In our first-quarter municipal (muni) bond outlook, the twin risks of higher inflation and rising interest rates were a key focus. 

We maintain now, as we did then, that these risks could also present opportunities in certain corners of the fixed-income market, especially among shorter-duration municipal bonds. 

At the end of 2021 into the early days of 2022, consensus expectations were for the Federal Reserve to introduce three interest-rate hikes throughout this year. But in March, the Fed introduced the first of a planned series of seven increases for the year. 

The Fed has increased the intensity of its rate-hiking plan to combat inflation, which has risen in the wake of the pandemic. For some time, inflation was largely viewed as transitory. However, it has become more entrenched in the economy over time. The Russia/Ukraine conflict, which began in late February, has only exacerbated the prospects for higher inflation in the near term.

Global geopolitical instability, rising rates and persistent inflation have combined to create a complicated market backdrop. In light of this, muni bond performance was somewhat disappointing over the first quarter. Municipal high yield, municipal bonds and taxable municipals returned -6.53%. -6.23% and -8.28%, respectively, during this period. This compares to U.S. corporate high yield, Treasuries and investment-grade corporates, which returned -4.84%, -5.58% and -7.69%, respectively. 

During the first quarter, issuance was down 12% compared to the first quarter of 2021, based on lower refunding issues. The muni bond asset class experienced outflows of $21 billion, with AAA rates rising by more than 100 basis points over the quarter. 

But, in spite of a difficult first quarter, we believe as firmly as ever that there remain opportunities among municipal bonds over the longer term.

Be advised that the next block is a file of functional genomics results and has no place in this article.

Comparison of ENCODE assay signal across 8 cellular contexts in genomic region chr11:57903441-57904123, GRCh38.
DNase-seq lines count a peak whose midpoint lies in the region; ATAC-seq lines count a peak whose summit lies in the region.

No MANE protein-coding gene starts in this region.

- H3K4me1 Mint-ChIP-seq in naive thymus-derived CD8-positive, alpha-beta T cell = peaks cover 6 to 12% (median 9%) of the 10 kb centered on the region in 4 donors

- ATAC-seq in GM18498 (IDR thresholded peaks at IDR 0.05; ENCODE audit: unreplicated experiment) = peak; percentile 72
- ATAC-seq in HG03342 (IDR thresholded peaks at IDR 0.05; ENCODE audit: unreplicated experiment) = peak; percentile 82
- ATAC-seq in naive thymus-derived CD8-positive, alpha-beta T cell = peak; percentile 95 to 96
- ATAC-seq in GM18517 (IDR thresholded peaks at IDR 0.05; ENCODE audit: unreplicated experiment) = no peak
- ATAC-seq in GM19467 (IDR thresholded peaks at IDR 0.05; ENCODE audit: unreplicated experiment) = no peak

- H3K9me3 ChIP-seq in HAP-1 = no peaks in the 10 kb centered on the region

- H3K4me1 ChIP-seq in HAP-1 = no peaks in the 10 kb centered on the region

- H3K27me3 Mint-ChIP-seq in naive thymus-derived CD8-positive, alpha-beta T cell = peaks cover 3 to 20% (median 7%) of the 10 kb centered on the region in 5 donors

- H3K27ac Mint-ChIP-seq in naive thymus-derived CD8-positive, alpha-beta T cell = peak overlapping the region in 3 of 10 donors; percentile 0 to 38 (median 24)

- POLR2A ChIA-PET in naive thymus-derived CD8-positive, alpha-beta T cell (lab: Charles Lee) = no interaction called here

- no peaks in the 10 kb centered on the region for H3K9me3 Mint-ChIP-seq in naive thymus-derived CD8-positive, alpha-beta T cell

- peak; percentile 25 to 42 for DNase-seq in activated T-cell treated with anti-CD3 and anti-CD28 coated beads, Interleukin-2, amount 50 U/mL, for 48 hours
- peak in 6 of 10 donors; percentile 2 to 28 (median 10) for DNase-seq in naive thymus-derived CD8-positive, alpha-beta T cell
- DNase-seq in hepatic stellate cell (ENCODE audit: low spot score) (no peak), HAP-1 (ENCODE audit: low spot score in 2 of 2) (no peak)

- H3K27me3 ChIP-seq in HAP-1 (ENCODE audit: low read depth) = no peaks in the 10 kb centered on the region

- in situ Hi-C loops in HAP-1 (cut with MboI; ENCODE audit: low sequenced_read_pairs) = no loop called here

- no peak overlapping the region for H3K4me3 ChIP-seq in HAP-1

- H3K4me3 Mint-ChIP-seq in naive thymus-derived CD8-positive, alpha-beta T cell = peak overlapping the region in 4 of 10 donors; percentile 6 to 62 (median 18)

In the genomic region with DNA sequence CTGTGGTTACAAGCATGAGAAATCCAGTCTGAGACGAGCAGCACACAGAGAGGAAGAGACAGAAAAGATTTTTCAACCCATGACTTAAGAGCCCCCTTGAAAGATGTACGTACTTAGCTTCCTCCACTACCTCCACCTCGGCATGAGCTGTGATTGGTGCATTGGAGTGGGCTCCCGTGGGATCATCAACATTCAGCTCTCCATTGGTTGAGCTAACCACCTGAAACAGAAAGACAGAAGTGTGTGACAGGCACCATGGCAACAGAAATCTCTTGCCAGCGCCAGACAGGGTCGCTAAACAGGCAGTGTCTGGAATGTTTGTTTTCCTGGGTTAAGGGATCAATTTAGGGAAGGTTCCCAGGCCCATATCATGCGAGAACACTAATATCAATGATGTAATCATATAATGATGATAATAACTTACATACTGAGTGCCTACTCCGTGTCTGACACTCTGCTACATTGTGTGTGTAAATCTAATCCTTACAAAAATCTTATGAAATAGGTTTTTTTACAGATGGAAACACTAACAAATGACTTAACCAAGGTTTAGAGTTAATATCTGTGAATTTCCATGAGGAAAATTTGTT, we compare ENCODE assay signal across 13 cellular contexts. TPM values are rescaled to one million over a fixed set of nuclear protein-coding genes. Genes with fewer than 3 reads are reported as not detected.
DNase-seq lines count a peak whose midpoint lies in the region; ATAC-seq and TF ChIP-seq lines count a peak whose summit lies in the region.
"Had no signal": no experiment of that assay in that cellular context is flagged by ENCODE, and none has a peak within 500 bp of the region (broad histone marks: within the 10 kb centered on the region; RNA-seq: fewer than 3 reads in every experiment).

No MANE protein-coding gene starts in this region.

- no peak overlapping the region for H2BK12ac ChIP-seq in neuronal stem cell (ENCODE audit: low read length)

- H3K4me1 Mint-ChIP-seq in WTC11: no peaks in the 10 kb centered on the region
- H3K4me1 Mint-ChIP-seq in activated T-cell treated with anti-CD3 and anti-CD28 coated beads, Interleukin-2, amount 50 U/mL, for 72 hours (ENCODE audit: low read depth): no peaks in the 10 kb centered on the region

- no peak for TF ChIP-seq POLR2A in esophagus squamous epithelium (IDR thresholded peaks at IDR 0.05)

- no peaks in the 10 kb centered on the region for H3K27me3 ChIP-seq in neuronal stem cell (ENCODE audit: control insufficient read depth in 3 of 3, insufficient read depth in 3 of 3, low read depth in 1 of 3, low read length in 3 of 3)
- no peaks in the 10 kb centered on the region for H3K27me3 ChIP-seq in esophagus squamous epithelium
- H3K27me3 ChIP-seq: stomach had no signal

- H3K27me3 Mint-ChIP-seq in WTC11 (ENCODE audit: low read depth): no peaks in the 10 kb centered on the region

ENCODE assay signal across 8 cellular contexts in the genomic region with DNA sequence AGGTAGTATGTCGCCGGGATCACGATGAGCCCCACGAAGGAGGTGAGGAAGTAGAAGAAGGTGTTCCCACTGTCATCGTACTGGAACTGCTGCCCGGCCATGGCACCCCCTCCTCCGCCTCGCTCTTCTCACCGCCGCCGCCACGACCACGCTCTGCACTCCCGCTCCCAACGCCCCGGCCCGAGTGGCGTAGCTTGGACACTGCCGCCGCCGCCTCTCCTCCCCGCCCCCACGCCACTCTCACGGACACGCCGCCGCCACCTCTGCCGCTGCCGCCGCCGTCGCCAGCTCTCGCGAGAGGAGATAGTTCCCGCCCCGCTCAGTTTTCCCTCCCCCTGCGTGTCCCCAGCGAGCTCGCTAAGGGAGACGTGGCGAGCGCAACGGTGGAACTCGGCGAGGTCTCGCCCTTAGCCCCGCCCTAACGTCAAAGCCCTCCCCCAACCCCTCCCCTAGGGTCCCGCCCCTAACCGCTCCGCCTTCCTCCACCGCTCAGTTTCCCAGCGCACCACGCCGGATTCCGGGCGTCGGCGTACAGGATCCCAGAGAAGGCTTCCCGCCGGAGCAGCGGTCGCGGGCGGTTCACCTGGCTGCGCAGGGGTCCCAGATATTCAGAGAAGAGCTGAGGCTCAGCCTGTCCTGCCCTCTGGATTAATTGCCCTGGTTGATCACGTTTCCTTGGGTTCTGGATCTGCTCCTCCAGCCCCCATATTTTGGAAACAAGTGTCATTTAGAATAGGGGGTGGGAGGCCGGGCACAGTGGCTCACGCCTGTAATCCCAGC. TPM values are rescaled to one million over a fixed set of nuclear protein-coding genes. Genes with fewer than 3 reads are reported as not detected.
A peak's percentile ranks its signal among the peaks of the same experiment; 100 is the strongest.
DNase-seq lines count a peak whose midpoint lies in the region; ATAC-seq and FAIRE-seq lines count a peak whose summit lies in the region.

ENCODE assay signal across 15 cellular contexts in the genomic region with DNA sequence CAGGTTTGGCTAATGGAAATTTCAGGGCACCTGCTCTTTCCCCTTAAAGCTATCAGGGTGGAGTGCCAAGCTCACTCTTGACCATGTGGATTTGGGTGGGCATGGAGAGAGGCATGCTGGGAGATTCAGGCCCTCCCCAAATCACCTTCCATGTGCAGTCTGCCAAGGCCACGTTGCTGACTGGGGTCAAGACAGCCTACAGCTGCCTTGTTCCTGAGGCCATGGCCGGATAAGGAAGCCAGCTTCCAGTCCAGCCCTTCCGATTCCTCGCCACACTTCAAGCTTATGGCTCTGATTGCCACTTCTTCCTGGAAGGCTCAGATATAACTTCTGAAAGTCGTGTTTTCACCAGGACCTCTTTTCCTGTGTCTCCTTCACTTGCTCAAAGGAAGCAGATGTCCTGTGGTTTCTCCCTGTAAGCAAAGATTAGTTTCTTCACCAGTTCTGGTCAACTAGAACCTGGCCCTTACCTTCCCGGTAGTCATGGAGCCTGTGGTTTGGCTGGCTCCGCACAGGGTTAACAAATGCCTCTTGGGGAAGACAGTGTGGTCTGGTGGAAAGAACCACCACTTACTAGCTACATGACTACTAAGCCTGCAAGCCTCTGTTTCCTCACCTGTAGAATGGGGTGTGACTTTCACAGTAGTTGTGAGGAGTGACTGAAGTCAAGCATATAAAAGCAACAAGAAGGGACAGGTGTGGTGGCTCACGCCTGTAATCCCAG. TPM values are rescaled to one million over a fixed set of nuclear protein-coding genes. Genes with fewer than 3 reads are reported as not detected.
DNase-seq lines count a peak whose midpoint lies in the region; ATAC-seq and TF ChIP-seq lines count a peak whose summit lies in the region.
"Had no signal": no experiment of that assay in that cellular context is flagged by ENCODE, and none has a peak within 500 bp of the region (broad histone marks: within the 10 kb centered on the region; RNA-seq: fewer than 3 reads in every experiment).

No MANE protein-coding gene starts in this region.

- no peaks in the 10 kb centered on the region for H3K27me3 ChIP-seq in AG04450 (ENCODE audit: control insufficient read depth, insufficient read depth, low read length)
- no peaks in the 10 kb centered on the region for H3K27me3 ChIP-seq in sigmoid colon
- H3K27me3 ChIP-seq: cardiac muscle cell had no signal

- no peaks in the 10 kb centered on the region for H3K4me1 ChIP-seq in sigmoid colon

Strong fundamentals surpass first-quarter faltering
Muni bond performance may have been weak in the first quarter, but fundamentals are strong. Munis have relatively strong credit quality compared with other fixed-income asset classes. In fact, the median rating of muni issuers is Aa3, compared to Baa3 for global corporates, according to Moody’s Investor Services.

And, during the quarter, several issuers received notable upgrades from credit-rating agencies. These include Illinois, New Jersey and Detroit general obligation credits. 

Another key development during the first quarter was the end of Puerto Rico’s nearly five-year bankruptcy. This could present a compelling opportunity as we look ahead. The reduction of Puerto Rican debt from about $22 to $7 billion through a bond exchange should help to facilitate the island’s economic repair. 

With this change, the Puerto Rican government can focus on growth and on putting to work billions of dollars in federal disaster funds, pandemic aid and hurricane insurance reimbursements. Investors who received cash payouts as a result of the debt exchange may be looking for a new place to reinvest. As a result, we’re sanguine about the lower-rated, high-yield municipal market.

From a valuation standpoint, municipal bonds are starting to look attractive relative to other fixed-income securities. Compared to corporates, for example, municipal bonds are relatively cheap, historically speaking. The ratio of municipals to investment-grade corporates today is 72%, compared to a mean of 63% over the past five years.

The ratio of municipal bonds compared to U.S. Treasuries in terms of relative value is favorable as well.  The current ratio is about 105%, which is higher than we’ve seen in the past five years, when the average was about 93%, despite the notable anomaly of 2020. 

Continuing to concentrate on shorter-duration 
We remain cautious on duration. Inflationary pressures are likely to continue in the short term as pandemic-induced supply-chain issues shake out and, tragically, the war in Ukraine persists. Most likely the Fed will remain committed to tightening monetary policy to rein in inflation. This is still a point of volatility in the market. We suspect that shorter-dated and high-yield credit will be more likely to succeed in this type of environment. 

With our favorable view of municipal fundamentals and our reticence on duration, we maintain that there’s a case to be made for ultra short and shorter-dated municipal strategies.

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